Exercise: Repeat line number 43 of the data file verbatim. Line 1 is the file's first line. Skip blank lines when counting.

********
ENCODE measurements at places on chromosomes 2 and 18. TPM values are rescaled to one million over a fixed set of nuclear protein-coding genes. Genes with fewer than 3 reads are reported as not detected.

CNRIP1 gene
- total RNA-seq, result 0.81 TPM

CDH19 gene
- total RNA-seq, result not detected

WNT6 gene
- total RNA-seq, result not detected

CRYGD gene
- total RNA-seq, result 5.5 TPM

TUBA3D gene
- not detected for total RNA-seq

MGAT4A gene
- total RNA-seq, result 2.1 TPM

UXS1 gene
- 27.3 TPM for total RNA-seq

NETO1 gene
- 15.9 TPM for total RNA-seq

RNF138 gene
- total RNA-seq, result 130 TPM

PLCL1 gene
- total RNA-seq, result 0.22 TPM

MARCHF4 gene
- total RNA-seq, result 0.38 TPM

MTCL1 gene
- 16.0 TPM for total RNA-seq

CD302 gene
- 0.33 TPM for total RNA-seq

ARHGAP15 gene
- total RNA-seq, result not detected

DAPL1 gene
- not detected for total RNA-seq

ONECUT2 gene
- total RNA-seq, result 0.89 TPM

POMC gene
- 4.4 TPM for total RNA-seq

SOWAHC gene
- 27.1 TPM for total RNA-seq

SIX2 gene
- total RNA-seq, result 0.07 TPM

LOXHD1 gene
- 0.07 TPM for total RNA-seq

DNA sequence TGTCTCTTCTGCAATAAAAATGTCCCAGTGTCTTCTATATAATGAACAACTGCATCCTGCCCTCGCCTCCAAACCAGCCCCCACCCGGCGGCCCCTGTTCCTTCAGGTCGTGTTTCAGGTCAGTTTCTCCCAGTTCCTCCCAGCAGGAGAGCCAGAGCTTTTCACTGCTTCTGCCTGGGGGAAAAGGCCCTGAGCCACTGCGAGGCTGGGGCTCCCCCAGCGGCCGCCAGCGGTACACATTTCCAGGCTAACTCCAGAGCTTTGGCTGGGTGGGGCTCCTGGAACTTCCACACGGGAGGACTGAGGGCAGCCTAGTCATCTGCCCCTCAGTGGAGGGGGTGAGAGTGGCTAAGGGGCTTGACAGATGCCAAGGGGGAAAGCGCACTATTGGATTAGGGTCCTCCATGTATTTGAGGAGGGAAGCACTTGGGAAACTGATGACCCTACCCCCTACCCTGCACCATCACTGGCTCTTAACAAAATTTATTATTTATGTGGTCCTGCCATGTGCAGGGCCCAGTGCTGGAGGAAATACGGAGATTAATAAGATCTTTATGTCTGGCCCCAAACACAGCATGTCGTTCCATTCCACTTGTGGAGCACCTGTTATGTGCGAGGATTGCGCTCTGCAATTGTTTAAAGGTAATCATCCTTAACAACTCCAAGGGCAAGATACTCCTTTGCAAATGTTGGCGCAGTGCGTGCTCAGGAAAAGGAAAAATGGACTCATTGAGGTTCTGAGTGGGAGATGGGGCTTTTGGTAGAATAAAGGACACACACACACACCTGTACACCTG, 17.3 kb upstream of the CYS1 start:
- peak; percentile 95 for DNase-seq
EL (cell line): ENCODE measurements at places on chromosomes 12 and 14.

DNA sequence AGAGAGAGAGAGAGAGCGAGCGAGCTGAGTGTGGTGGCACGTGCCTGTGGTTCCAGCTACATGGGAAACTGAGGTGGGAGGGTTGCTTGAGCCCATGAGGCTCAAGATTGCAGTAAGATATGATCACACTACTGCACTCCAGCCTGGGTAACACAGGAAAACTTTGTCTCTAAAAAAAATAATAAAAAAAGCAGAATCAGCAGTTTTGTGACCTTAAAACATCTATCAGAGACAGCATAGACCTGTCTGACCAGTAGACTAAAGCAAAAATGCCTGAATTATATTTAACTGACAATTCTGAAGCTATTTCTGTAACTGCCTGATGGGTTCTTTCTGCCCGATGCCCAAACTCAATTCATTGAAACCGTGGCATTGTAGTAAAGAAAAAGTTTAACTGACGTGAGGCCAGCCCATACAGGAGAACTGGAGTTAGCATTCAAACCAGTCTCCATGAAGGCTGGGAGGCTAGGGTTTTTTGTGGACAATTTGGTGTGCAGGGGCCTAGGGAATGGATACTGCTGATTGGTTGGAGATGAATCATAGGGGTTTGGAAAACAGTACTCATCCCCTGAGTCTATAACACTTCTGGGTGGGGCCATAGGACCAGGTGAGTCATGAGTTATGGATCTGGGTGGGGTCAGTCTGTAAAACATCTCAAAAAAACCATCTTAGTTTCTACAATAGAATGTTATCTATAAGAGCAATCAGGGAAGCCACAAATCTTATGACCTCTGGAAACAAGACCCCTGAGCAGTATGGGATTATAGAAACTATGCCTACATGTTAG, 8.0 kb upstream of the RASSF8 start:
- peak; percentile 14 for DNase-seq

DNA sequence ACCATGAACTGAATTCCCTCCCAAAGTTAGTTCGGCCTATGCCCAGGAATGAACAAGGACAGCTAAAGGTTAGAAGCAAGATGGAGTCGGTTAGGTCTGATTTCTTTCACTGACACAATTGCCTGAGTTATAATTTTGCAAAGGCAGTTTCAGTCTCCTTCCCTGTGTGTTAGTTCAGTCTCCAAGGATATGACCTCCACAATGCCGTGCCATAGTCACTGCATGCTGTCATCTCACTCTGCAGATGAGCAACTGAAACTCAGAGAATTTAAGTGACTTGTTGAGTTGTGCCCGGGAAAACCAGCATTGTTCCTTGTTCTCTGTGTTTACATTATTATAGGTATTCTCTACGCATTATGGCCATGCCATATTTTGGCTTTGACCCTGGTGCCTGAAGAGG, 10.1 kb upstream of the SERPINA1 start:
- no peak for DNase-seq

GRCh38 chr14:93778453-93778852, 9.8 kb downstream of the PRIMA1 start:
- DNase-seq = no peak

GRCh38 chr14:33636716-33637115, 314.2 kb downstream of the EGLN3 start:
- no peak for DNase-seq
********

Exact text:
- peak; percentile 95 for DNase-seq